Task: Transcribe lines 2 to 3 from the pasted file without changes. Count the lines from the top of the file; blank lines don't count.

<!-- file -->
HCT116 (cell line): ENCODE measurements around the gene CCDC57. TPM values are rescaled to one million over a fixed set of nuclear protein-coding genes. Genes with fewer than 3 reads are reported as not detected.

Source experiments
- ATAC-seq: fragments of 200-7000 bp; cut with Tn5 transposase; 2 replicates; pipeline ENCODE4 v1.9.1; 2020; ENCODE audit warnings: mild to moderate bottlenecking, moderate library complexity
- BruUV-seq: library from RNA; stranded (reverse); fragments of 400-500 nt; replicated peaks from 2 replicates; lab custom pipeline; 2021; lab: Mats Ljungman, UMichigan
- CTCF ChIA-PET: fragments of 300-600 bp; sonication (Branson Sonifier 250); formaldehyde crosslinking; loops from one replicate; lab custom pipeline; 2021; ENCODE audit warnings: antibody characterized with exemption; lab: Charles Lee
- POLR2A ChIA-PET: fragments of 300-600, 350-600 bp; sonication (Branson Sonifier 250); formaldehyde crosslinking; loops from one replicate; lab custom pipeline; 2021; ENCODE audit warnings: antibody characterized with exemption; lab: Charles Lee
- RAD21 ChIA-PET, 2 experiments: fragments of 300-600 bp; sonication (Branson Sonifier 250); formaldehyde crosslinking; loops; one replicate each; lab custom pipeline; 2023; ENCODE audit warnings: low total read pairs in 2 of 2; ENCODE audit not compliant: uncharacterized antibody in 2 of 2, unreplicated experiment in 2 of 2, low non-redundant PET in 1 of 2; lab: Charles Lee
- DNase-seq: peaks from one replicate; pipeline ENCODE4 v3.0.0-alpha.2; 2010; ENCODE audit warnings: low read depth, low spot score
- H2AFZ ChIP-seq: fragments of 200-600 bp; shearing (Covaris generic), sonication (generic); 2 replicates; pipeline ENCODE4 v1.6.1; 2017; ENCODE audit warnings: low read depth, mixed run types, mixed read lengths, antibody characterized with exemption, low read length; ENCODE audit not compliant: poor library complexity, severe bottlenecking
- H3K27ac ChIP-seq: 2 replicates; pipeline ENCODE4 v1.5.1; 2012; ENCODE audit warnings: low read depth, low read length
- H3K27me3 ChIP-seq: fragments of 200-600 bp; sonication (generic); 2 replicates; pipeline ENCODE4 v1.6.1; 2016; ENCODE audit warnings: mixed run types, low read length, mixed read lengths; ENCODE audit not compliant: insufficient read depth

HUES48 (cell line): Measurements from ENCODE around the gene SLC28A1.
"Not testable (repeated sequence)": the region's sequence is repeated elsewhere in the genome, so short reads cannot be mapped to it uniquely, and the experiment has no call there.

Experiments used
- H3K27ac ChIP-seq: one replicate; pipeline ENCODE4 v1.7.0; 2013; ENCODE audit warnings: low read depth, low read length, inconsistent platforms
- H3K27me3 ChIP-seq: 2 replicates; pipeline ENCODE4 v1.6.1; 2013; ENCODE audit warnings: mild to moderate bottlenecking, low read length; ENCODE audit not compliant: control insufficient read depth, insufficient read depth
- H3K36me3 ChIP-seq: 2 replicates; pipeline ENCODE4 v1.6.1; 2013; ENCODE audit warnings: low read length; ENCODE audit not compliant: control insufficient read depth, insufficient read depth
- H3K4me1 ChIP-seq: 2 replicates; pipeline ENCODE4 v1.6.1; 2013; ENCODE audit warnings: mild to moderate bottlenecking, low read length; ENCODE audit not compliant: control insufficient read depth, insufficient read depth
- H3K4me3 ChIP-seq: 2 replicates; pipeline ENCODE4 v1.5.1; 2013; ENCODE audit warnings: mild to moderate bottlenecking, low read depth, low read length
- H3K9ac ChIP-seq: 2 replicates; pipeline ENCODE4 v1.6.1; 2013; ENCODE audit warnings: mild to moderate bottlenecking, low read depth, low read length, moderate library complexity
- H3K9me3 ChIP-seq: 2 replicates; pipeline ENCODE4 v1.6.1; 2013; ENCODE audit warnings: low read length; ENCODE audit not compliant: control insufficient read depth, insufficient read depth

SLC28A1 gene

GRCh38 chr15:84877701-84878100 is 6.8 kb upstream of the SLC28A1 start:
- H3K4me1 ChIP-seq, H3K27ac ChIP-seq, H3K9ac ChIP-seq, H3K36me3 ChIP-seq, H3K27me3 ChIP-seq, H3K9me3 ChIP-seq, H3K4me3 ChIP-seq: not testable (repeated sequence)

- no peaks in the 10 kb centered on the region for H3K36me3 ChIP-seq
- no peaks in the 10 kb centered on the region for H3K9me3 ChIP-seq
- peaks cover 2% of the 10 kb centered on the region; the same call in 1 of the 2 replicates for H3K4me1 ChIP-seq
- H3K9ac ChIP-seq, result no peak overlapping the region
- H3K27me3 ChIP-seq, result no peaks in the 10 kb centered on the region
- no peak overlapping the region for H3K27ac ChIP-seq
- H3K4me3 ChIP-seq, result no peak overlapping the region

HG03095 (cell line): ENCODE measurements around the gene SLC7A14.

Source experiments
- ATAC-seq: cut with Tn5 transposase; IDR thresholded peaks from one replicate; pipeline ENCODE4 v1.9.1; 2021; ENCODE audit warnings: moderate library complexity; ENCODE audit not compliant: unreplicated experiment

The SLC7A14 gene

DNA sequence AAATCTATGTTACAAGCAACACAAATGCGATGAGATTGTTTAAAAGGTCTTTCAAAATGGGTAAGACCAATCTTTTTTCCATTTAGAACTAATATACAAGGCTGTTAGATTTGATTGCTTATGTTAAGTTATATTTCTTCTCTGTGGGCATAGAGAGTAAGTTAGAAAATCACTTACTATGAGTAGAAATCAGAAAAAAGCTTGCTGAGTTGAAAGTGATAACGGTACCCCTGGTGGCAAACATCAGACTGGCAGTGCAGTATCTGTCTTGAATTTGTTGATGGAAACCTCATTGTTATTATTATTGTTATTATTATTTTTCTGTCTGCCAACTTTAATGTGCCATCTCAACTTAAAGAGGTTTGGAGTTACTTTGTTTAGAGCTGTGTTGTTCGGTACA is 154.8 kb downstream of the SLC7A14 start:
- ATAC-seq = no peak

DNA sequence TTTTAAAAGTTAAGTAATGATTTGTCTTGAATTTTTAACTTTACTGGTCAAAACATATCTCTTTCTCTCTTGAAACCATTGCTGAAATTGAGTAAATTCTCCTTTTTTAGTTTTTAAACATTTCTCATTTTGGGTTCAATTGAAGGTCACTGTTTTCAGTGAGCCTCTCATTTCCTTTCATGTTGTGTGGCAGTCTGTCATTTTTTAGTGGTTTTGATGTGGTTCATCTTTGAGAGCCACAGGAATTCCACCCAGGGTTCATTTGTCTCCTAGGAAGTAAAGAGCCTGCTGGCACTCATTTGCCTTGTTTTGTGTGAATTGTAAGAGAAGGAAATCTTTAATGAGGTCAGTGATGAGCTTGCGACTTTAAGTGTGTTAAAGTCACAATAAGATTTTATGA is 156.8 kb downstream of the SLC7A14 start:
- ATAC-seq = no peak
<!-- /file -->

Source experiments
- ATAC-seq: fragments of 200-7000 bp; cut with Tn5 transposase; 2 replicates; pipeline ENCODE4 v1.9.1; 2020; ENCODE audit warnings: mild to moderate bottlenecking, moderate library complexity